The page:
Here are some important tips for you to keep in mind to avoid scams:
Be Skeptical of Phishy Emails
Recent surveys reveal that in the third quarter of 2022, a new record of 1,270,883 total phishing attacks took place—the worst quarter for phishing that the Anti-Phishing Working Group has ever observed. With phishing attacks higher than ever, your cybersecurity is paramount to the health of your business.
Here are some general tips to spot phishing:
- If the email message is sent from a public domain, it’s probably a scam. Most legitimate organizations (with the exception of small businesses) will not send emails from an address that ends in “@gmail.com.” Check that the domain name matches the apparent sender. If the email is sent from an address that isn’t affiliated with the alleged sender, it’s safe to assume it’s a scam.
- The email address is misspelled. Did you know that anyone can buy a domain name from a registrar? Despite the fact that every domain name is unique, there are multiple methods to create addresses that are indistinguishable from the one that’s being spoofed. Don’t gloss over the details, always check the spelling of the email address!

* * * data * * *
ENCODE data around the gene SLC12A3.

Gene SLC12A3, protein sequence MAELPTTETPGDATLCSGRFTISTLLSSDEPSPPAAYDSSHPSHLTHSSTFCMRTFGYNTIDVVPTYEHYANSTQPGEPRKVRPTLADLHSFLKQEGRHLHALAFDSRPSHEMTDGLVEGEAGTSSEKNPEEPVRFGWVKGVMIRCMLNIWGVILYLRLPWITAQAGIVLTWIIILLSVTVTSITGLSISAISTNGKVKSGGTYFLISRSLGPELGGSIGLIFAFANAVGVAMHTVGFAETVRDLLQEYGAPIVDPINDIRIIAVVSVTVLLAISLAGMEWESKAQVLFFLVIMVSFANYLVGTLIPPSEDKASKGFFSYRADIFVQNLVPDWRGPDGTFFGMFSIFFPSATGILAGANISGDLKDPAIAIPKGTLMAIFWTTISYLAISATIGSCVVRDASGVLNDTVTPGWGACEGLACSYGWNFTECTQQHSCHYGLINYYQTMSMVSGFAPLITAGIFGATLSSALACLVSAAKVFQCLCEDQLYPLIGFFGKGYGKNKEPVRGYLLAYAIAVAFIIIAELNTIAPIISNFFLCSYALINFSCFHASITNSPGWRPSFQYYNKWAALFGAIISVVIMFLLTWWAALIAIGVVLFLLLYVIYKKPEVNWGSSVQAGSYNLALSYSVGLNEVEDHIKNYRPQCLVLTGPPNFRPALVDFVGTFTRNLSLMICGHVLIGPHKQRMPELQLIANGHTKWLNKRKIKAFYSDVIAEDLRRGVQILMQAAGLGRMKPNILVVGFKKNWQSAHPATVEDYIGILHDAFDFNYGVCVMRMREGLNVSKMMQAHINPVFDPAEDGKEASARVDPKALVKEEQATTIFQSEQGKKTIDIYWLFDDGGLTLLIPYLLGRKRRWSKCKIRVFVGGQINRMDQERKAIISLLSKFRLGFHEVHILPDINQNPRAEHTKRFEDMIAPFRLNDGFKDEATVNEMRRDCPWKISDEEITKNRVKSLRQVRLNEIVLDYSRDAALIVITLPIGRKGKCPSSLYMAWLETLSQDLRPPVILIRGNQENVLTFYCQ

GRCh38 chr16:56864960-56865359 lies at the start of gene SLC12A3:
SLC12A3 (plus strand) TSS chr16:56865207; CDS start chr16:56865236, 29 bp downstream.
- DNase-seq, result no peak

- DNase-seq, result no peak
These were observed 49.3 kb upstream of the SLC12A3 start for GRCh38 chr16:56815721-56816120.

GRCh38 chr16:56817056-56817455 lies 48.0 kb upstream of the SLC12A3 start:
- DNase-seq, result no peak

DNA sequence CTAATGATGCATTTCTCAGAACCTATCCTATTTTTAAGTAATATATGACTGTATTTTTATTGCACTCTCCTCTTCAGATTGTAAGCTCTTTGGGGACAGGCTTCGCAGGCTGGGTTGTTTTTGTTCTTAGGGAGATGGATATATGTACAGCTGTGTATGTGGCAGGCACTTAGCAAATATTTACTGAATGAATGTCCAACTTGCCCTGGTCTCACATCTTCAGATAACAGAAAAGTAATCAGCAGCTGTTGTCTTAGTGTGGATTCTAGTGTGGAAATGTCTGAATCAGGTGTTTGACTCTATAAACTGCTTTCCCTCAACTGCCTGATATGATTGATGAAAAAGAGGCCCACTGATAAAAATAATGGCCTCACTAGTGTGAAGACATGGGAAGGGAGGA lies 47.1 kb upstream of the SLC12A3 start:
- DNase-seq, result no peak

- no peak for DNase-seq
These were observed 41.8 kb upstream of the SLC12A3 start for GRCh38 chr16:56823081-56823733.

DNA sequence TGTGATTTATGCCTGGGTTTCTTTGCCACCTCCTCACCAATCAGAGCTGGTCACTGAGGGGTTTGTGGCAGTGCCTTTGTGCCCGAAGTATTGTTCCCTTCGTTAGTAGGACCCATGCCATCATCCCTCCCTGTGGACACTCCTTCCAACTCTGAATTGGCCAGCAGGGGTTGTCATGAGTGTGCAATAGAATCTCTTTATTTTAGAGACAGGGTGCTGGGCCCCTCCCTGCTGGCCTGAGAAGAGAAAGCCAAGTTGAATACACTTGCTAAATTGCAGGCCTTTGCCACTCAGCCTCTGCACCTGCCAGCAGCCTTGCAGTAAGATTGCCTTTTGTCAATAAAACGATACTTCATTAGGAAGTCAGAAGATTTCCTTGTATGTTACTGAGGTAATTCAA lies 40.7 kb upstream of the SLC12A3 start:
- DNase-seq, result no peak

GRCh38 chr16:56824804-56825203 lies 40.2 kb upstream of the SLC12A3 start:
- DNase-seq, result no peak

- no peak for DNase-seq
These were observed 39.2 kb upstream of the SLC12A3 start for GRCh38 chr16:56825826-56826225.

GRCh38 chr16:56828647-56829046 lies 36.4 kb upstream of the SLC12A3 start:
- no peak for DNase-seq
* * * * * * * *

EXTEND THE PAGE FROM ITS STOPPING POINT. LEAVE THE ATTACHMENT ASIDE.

- There are errors in the email. As mentioned above, read suspicious emails carefully before clicking on any links or attachments. This could send your information into danger.
- The email is written with a sense of urgency. Most scammers will use scare tactics to push you to click on their links or attachments before having a second thought. These attachments can contain malware and will cost you a pretty penny to get your information back.